Group Think Bay of Pigs

Topics: John F. Kennedy, Fidel Castro, Bay of Pigs Invasion Pages: 4 (1256 words) Published: March 22, 2011
Ryan Powers Dr. Benita Dilley CATA 235: Small Group Communication March 21, 2006 Book: Janis, Irving L. Groupthink. Boston: Houghton Mifflin, 1982 Executive Summary: In this book Janis writes about the group phenomena known as groupthink. He breaks down the some of the reasons why groupthink occurs and gives theories, implications, and applications of groupthink. Also, he connects his findings on groupthink to political fiascoes and demonstrates that groupthink is the leading cause behind these mishaps. Some of his examples are from foreign policy fiascoes such as the The Bay of Pigs, The Korean War, Pearl Harbor, Vietnam, and the Cuban Missile Crisis. Since this presentation is very short and limited I have chosen to focus directly on the Bay of Pigs fiasco and show how Janis portrays it as a product of groupthink.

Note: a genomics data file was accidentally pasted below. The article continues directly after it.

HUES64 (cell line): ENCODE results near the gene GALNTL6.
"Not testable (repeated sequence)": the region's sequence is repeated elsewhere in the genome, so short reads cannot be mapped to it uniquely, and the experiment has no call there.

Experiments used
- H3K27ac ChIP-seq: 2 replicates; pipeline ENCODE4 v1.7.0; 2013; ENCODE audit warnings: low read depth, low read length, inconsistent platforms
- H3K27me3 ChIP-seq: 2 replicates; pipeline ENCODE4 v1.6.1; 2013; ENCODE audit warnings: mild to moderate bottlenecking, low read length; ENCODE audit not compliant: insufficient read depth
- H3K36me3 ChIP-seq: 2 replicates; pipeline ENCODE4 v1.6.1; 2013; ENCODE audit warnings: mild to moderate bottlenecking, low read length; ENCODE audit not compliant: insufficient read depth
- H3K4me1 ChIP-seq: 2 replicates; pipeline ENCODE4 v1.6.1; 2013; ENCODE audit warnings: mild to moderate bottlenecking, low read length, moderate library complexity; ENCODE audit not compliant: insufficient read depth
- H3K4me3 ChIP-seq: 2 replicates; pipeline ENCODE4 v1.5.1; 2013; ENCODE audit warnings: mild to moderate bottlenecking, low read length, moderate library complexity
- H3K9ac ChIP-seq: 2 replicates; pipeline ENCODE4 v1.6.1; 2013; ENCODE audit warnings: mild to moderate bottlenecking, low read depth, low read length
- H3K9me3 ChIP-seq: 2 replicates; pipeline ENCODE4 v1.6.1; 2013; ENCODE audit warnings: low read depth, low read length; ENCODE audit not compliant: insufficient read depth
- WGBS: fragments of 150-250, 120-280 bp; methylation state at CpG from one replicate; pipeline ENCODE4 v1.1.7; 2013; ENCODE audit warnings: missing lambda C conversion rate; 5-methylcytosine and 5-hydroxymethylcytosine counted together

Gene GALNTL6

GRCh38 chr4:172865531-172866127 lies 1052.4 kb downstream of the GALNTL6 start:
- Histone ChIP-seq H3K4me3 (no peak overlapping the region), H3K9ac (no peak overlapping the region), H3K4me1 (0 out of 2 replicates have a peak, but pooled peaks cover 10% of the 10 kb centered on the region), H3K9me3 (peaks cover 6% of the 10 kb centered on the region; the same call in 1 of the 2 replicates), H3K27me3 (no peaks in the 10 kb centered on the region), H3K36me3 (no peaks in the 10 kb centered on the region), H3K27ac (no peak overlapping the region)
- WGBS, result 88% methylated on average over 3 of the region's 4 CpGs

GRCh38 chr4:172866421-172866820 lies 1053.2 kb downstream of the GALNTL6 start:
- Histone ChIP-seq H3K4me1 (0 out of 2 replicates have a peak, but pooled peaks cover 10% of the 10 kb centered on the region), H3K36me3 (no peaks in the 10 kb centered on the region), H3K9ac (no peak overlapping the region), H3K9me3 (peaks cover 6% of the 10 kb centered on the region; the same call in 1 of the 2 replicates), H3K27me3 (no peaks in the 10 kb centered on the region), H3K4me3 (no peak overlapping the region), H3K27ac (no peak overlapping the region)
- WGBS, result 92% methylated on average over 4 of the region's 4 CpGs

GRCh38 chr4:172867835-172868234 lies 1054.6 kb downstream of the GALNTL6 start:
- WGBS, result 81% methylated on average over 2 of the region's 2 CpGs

I. Introduction A. Groupthink is a quick and easy way to refer to a mode of thinking that people engage in when they are deeply involved in a cohesive in-group, when the members' strivings for unanimity override their motivation to realistically appraise alternative courses of action (9). B. Thesis: The Bay of Pigs is a United States foreign policy fiasco that is directly related to symptoms of groupthink. C. Forecasting of Key Points: 1. There were six major miscalculations made by the presidential advisory group. 2. There were four key factors why the plan failed according to the group after the fiasco occurred. 3. Janis counters these by proposing that the underlying reason why the plan failed was because of groupthink. II. Body A. The Bay of Pigs was bound to fail due to these six false assumptions made by the advisory committee. 1. No one will know that the United States was responsible for the invasion of Cuba. Most people will believe the CIA cover story, and skeptics can easily be refuted (19). 2. The Cuban air force is so ineffectual that it can be knocked out completely just before the invasion begins (21). 3. The fourteen hundred men in...
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